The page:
In any community, new moms and their families can benefit from acts of cooking kindness.
Thoughtful meals dropped off by neighbors and friends make life’s difficult moments so much easier.
In the small farming town of Nipawin, Saskatchewan, where I was raised, it’s not uncommon for the matriarchs of our little slice of prairie heaven to prepare meals for neighbors. When my father passed away four years ago, I walked into my mother’s kitchen to find her fridge bursting open with enough food to feed the entire block. In that spirit, when my co-worker had a baby, I prepared lasagna, salad, bread and chocolate cake. She was so touched by the gesture, she cried. If memory serves correctly, I cried, too.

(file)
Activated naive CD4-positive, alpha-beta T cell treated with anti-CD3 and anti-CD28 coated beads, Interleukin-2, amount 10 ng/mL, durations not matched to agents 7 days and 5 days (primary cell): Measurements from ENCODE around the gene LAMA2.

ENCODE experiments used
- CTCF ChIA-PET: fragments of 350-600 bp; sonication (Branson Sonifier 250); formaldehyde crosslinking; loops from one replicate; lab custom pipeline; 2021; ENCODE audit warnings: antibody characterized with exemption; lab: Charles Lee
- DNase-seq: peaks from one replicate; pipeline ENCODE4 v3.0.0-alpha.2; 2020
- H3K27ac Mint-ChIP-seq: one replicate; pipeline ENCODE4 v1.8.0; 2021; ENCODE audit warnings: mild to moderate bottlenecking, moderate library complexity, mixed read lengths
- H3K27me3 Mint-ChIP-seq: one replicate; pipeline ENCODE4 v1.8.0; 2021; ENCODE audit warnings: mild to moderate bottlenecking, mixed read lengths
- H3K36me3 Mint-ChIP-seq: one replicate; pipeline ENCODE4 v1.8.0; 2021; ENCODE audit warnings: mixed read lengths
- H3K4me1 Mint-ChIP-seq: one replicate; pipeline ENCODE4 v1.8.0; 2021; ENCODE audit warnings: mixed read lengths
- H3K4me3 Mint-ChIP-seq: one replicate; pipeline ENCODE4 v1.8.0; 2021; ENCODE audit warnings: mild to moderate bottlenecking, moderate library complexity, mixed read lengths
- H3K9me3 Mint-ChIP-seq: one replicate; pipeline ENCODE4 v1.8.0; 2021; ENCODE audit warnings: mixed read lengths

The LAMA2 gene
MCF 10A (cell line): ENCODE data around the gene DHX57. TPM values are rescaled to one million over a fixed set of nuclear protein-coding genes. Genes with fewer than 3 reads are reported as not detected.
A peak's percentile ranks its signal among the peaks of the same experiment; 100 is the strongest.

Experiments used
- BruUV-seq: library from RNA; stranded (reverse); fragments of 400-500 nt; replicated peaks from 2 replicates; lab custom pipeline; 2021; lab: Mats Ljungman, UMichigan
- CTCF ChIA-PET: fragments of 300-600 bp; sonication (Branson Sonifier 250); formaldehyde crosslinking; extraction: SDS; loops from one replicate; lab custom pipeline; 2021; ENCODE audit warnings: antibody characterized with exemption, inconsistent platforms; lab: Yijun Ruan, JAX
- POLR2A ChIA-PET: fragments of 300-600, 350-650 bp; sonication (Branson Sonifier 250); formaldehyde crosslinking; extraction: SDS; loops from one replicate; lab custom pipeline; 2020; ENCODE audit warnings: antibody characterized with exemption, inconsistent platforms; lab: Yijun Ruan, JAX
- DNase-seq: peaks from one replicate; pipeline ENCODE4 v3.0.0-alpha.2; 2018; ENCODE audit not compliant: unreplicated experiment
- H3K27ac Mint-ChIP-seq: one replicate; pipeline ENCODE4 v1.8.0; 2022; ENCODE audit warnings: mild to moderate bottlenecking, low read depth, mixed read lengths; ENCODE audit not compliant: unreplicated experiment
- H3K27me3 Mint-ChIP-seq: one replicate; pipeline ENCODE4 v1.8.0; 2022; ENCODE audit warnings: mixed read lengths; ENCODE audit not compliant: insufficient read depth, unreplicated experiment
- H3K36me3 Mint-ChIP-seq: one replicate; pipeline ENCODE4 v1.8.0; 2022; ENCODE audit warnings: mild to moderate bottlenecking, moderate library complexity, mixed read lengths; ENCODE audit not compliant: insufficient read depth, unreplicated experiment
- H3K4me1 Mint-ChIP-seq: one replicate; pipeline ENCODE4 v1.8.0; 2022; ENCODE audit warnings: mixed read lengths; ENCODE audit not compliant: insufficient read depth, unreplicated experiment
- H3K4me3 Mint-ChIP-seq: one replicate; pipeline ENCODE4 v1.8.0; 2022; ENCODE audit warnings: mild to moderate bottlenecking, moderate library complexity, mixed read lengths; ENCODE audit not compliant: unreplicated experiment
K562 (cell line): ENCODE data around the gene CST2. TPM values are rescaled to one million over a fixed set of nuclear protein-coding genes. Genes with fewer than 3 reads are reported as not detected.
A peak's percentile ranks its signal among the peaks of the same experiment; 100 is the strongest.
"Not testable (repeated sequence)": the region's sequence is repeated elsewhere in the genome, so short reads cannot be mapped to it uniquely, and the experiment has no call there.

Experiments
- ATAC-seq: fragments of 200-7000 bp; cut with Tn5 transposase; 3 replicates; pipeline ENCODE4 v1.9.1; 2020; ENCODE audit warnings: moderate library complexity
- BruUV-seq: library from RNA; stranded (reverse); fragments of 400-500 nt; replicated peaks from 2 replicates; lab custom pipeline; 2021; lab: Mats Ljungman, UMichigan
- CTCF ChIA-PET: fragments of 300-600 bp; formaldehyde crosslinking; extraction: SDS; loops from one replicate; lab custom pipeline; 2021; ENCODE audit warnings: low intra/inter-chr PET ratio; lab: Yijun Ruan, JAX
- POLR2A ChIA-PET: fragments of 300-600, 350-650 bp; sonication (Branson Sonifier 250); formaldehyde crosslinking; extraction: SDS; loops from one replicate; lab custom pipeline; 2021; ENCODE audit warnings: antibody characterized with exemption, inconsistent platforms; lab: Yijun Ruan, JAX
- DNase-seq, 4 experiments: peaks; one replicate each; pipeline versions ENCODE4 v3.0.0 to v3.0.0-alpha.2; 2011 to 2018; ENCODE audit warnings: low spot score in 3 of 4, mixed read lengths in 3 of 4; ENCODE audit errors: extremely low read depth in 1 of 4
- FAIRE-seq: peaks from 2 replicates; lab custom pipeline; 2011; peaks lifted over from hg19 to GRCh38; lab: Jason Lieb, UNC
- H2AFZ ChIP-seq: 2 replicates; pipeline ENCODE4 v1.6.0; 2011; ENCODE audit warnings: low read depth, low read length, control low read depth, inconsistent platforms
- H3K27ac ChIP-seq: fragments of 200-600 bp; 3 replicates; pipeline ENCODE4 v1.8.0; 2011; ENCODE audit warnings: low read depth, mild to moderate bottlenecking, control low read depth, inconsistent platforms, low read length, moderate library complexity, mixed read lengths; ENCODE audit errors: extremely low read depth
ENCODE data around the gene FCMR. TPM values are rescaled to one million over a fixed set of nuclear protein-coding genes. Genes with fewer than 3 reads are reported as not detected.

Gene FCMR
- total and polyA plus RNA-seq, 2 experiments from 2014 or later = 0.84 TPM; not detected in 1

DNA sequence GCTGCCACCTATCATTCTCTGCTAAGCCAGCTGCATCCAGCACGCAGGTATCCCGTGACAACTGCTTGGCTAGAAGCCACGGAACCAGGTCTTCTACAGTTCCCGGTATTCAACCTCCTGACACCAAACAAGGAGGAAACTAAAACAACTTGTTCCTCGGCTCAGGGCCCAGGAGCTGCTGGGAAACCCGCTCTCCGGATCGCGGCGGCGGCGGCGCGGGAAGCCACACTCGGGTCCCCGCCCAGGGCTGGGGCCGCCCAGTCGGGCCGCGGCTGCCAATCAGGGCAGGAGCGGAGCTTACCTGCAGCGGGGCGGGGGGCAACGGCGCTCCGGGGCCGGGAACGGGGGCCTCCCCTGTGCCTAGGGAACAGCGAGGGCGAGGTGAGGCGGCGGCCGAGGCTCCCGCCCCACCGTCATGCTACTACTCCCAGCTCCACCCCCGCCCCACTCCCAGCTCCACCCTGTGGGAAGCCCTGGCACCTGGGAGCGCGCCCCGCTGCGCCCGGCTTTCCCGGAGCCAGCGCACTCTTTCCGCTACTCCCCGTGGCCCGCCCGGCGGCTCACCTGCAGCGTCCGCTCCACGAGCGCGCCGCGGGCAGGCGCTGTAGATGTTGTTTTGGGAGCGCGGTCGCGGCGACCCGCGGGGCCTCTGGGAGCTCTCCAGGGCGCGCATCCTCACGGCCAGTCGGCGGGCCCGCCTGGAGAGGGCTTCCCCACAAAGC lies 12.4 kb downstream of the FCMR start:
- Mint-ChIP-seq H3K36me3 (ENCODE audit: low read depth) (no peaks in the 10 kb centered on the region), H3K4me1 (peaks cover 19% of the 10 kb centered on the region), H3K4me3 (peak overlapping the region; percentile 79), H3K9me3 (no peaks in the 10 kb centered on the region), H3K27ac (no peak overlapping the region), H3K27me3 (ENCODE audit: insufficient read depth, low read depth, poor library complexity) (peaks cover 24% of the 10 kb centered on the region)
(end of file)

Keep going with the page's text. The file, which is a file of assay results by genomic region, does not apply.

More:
A few months later when my childhood friend had her daughter, I repeated the meal for her family. Despite being invited in, I never stayed longer than to drop off the plates and share a brief, heartfelt hug with my friends. Fast-forward to the birth of my second son, during the hottest week of August on Prince Edward Island. The afternoon we came home from the hospital, I took a nap and did not hear my dogs bark when the doorbell rang.
When I awoke, I walked into the kitchen to a freshly baked lemon meringue pie. My next-door neighbor, Donna, had made it when she saw us pull into the driveway. It was so wonderful to be blessed by her thoughtfulness. That she would bake a pie on such a hot day is a testament to what a great woman she is.